Musical Melting Pot

Songs for a New World
8pm Thu-Sat; dinner at 6pm
Through Jan 6
$20 show; $39.95 show + dinner
Church Bistro and Theatre

Do you ever wonder what happens to all those songs that are written for musicals that never come to fruition? Do they end up in exile on some mythical Island of Misfit Musical Numbers? Do they spend eternity waiting for someone to finish writing that atonal musical about an agoraphobe who dreams of becoming a gymnast? Or do they simply disappear from memory? Well, sometimes they end up getting slapped together into musical revues and showcases that either make you wonder why anyone would write three songs about an agoraphobic gymnast or why they didn’t write three more and make a go of it.

The Church Theatre’s production of Jason Robert Brown’s Songs for a New World manages to provoke these inquiries with an entertaining and consistently good production that often rises above its uneven material. It’s easy to see why some of these numbers were put out to theatrical pasture, but none of them are embarrassingly bad (well, one of them comes close), and the musicianship and singing are good enough to keep you interested even if the lyrics and composition stray into bland territory.

Take, for instance, the main theme of the evening, “The New World”: It’s pretty, but has such lifeless, generic lyrics that it’s hard to imagine that it would have any resonance even in a specific context. On the other hand, there are numerous character-based songs in this revue that are just good enough to spark a desire to see them drive a story. The music is sometimes late-20th-century Broadway Lite, but the touches of gospel and the numbers influenced by Kurt Weill or John Kander are truly entertaining. Anna Gangai’s rendition of “Surabaya Santa” alone is worth the price of admission. If Brown’s other compositions had the same zest as that novelty number, or the same melodic power of the gospel-ish “The River Won’t Flow,” we’d be in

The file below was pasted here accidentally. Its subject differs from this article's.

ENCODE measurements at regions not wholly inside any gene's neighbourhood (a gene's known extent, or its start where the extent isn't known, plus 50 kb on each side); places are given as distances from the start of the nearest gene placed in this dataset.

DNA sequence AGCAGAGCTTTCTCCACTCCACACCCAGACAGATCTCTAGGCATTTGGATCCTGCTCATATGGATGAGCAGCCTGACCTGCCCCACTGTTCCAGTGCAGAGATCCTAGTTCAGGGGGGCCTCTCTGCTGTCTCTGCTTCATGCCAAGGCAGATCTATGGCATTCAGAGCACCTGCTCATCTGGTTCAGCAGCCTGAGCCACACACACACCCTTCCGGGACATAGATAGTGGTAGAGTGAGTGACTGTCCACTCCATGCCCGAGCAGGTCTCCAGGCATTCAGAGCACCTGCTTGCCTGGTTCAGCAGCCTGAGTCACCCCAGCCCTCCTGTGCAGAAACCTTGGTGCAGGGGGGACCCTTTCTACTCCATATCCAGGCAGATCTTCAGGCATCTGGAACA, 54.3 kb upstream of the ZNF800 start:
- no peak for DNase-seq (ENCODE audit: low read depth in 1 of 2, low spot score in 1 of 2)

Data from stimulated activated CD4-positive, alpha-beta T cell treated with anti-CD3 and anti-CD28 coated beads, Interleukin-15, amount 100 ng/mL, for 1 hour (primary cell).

Instead, many of Brown’s songs lean toward uninteresting tunes — with lyrics to match. If the whole revue had consisted of songs like “The Flagmaker, 1775,” I think I might have begged the ghost of Betsy Ross to pursue Jason Robert Brown into madness for such a crime against music, patriotism, and the American experience.   

But where there’s humor or a spot of genuine emotion, the songs deliver, and these four capable singers and actors can run with the ball and fill in the blanks. The aforementioned Gangai is superb, mining the drama, milking the comedy, and belting the songs with equal measures of skill and abandon.

Ben Gamble’s physicality is a bit stiff at first, but he’s a singer of quality, and his nervous energy and sly comic talent work to his benefit in most of his later numbers. Stephanie Elbel has a beautiful voice, and evokes such vulnerability in her characters that you wish she had a play to match that depth, and Chris Byrd’s remarkable talents keep the show moving and sounding better than some of the music deserves.  

The show holds together so well and moves with such a pleasant pace that the entertainment value of the production more than makes up for the compositional flaws. Diane Malone’s inventive staging makes the show visually stimulating despite the limitations of the spare text and the relatively spare space. (Word to the wise: Sit close enough to the stage so you can comfortably turn around and catch the number that plays behind the audience.) Songs for a New World may not have made it to its original destination, but this production takes it and the audience for an enjoyable tour.